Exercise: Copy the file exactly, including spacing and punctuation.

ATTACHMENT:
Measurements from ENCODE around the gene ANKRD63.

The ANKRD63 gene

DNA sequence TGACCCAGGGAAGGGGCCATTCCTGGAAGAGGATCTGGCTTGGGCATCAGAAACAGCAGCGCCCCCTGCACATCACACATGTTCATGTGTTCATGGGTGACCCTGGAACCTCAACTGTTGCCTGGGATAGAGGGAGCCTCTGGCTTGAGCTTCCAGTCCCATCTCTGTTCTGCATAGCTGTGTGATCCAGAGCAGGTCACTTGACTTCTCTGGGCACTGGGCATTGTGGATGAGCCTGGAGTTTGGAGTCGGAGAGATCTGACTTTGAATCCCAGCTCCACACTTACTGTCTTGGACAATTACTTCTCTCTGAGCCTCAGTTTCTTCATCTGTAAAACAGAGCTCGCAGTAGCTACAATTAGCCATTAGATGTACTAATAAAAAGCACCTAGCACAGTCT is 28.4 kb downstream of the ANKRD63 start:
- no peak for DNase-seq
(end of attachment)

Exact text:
Measurements from ENCODE around the gene ANKRD63.

The ANKRD63 gene

DNA sequence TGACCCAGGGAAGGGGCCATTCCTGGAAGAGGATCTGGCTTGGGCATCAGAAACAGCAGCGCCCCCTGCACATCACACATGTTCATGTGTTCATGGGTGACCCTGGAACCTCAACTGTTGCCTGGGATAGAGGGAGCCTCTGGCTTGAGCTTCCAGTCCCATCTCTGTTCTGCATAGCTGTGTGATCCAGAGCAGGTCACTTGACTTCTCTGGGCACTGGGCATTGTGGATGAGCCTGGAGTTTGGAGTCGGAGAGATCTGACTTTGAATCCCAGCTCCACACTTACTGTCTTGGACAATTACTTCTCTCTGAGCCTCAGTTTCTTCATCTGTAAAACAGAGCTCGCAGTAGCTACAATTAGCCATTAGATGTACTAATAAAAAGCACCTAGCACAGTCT is 28.4 kb downstream of the ANKRD63 start:
- no peak for DNase-seq